According to data just released by the Treasury Department the U.S. budget deficit topped $1 trillion through the first 11 months of the current fiscal year. The figure exceeds the official forecast and adds to the nation’s growing debt balance, which is now in excess of $22 trillion. The gap is especially noteworthy as the U.S. expansion is now the longest on record at 122 months according to The National Bureau of Economic Research (NBER).
Some economic models predict increased government debt should crowd out other borrowers and the cost of credit (interest rates) will increase. The current environment has witnessed anything but as proliferate deficit spending globally is juxtaposed against historically low, and in more cases, negative interest rates. Globally, policymakers have fostered this through stimulus programs that print money, buy securities in the open market and suppress interest rates, including pushing levels below zero in many countries (see graph).
The policy theory expects investors to avoid negative rates (cost to hold a bond rather than receiving interest payments) and instead spend or invest the capital thereby increasing economic activity. However, the evidence of success relative to other costs is difficult to quantify and none of these programs have demonstrated an ability to withdraw the stimulus contributions, even in periods of economic growth.
So, who is buying these negative-yielding bonds and why? At this time, we believe primarily institutional bond investors with the idea that if the rates become more negative, the value of the bond will increase resulting in a capital gain. Bond prices move inversely to the change in market interest rates and capital gains could offset the costs of a negative yield resulting in a trading profit. However, there is substantial risk if market rates increase, as the prices could quickly turn to capital losses on these bonds.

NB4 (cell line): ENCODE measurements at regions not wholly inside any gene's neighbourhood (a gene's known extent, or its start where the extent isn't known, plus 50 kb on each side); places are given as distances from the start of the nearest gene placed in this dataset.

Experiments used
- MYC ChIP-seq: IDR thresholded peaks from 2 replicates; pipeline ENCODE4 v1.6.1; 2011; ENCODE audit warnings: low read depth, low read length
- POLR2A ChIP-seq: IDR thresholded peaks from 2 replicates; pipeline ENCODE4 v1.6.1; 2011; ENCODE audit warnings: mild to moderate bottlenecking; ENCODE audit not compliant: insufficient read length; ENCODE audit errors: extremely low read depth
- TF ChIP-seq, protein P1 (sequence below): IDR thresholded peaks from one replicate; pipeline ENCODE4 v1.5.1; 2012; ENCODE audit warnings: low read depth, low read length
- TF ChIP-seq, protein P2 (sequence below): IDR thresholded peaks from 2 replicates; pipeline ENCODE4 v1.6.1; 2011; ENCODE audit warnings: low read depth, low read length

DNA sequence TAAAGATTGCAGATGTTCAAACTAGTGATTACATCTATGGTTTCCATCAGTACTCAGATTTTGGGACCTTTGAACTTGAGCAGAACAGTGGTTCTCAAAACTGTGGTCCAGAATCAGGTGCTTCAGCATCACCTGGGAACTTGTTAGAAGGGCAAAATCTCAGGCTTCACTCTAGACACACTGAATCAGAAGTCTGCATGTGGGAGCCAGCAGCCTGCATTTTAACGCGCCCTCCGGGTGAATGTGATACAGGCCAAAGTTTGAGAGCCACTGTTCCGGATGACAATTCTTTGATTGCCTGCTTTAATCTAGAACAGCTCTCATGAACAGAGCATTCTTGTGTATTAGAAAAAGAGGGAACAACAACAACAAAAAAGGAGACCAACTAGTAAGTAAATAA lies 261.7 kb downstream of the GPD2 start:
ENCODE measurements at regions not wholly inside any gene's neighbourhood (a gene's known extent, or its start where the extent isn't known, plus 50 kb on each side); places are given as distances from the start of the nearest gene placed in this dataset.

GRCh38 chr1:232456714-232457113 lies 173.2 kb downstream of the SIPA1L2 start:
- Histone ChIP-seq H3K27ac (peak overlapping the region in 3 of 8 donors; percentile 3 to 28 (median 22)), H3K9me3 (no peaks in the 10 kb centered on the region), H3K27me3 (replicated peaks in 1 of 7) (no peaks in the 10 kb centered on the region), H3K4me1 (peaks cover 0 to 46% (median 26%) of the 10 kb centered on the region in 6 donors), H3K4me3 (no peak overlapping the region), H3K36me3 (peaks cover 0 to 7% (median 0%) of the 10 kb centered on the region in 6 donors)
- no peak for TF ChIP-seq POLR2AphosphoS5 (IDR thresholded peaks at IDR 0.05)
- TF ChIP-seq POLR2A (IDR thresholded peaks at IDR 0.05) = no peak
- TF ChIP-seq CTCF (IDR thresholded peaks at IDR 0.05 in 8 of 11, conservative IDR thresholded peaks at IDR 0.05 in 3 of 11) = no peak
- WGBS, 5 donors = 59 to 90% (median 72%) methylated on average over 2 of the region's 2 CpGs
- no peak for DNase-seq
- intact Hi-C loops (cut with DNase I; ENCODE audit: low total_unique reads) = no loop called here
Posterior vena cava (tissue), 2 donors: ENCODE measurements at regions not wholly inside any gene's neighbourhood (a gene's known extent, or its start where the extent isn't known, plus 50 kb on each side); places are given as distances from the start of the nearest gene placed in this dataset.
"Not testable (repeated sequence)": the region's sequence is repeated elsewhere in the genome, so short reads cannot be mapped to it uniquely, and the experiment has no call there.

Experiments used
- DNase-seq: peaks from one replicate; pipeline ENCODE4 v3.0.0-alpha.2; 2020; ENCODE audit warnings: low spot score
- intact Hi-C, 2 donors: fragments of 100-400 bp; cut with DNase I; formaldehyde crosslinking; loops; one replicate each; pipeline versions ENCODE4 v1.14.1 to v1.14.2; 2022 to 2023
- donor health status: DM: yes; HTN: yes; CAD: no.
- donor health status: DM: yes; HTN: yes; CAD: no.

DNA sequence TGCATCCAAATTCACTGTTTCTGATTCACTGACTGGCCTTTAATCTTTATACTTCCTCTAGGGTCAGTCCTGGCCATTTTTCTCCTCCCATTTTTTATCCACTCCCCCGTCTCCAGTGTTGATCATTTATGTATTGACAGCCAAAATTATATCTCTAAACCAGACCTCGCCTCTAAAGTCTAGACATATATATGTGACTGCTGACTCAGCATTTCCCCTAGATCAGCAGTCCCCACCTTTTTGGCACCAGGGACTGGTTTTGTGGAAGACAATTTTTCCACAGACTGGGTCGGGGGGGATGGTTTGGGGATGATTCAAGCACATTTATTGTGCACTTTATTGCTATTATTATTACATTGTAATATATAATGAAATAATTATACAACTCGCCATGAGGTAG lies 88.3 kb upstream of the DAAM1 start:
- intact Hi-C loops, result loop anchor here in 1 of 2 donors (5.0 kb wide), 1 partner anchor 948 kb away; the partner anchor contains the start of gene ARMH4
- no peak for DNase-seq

Thus far, the U.S. has avoided using negative rates, though the proclivity of policymakers to like using stimulus tools leaves us a little concerned. In our opinion, negative interest rates undermine the basic tenants of capitalism where sound investments are rewarded real returns. They also disrupt business models essentially to everyday commerce including insurance, pensions, and lending. Coupled with a large deficit and debt situation that appears to concern few leaders, the mix is one we believe could weigh significantly on future growth prospects.
Bradley Williams, Chief Investment Officer
Lowe Wealth Advisors
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